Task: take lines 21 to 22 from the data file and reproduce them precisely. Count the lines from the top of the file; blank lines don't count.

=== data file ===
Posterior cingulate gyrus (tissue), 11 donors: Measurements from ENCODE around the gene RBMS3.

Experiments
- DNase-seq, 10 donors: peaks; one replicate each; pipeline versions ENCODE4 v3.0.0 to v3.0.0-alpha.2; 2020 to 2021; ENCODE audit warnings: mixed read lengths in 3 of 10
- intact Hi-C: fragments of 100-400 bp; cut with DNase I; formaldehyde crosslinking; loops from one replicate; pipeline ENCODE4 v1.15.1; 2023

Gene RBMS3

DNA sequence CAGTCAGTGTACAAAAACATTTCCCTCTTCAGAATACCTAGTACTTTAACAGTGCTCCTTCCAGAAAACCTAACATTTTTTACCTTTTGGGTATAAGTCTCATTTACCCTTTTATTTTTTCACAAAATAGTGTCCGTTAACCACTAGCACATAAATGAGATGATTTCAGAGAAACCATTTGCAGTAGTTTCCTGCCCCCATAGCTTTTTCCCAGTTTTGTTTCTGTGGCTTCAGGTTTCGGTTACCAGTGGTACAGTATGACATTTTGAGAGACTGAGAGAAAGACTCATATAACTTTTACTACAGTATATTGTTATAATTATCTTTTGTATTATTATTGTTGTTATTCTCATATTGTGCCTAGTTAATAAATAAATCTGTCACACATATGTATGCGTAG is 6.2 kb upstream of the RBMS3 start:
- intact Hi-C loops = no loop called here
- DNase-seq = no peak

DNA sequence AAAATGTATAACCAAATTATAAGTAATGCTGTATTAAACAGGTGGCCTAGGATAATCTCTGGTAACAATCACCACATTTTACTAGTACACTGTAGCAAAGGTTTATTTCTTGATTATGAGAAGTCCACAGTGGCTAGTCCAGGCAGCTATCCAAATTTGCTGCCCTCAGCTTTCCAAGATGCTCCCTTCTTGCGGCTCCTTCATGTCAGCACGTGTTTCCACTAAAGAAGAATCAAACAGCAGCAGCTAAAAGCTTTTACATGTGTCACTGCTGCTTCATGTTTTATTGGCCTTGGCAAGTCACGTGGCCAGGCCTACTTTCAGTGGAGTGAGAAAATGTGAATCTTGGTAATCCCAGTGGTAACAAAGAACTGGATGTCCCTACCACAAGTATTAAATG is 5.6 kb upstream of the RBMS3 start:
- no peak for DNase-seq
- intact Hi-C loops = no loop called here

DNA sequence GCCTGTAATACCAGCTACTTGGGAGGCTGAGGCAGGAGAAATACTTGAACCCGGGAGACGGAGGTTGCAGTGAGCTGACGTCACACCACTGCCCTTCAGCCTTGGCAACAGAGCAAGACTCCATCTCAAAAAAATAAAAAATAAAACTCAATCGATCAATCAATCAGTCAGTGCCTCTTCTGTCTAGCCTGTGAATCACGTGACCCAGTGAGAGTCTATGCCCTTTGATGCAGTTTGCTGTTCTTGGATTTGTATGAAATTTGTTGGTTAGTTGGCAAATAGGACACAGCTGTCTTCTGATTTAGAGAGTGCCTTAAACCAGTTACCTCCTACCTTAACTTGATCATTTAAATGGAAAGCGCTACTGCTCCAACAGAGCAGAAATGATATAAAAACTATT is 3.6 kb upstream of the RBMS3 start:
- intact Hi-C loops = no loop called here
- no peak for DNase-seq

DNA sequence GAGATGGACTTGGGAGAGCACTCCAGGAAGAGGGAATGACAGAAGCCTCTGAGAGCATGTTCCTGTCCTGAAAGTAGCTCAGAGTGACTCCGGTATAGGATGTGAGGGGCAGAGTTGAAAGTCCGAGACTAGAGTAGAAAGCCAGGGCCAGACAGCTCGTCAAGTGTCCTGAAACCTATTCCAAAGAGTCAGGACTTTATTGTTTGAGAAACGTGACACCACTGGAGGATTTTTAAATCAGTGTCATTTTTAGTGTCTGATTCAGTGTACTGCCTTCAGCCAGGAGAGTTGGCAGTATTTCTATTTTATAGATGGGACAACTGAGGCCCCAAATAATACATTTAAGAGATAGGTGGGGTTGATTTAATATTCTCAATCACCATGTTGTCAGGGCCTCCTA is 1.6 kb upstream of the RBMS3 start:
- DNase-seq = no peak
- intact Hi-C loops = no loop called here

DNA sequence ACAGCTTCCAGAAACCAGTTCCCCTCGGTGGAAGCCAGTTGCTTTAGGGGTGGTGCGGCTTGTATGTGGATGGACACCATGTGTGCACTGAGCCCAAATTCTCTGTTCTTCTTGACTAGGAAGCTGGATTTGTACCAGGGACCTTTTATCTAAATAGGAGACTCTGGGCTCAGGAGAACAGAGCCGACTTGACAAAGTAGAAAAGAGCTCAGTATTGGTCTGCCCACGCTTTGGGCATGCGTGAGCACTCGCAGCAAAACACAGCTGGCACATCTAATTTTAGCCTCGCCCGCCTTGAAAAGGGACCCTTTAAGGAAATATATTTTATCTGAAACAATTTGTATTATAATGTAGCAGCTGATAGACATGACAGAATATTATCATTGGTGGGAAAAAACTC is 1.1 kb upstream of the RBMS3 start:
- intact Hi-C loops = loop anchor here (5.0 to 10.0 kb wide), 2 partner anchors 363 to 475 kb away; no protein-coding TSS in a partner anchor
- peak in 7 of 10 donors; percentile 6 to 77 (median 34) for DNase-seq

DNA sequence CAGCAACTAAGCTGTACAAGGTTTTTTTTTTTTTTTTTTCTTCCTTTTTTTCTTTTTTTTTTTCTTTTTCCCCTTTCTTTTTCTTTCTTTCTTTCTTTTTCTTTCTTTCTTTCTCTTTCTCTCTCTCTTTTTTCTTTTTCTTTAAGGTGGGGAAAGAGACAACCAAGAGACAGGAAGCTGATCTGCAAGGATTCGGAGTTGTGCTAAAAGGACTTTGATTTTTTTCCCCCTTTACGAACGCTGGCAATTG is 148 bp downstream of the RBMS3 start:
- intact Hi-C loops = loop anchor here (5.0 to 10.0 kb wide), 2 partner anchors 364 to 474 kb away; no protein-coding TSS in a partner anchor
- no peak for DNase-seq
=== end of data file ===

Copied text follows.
DNA sequence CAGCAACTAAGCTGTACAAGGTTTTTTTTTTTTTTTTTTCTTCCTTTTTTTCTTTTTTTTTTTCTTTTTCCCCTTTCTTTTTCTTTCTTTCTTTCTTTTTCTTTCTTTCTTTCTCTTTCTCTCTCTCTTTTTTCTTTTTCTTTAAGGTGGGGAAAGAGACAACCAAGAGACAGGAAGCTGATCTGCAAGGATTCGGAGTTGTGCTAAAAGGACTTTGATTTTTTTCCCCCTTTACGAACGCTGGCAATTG is 148 bp downstream of the RBMS3 start:
- intact Hi-C loops = loop anchor here (5.0 to 10.0 kb wide), 2 partner anchors 364 to 474 kb away; no protein-coding TSS in a partner anchor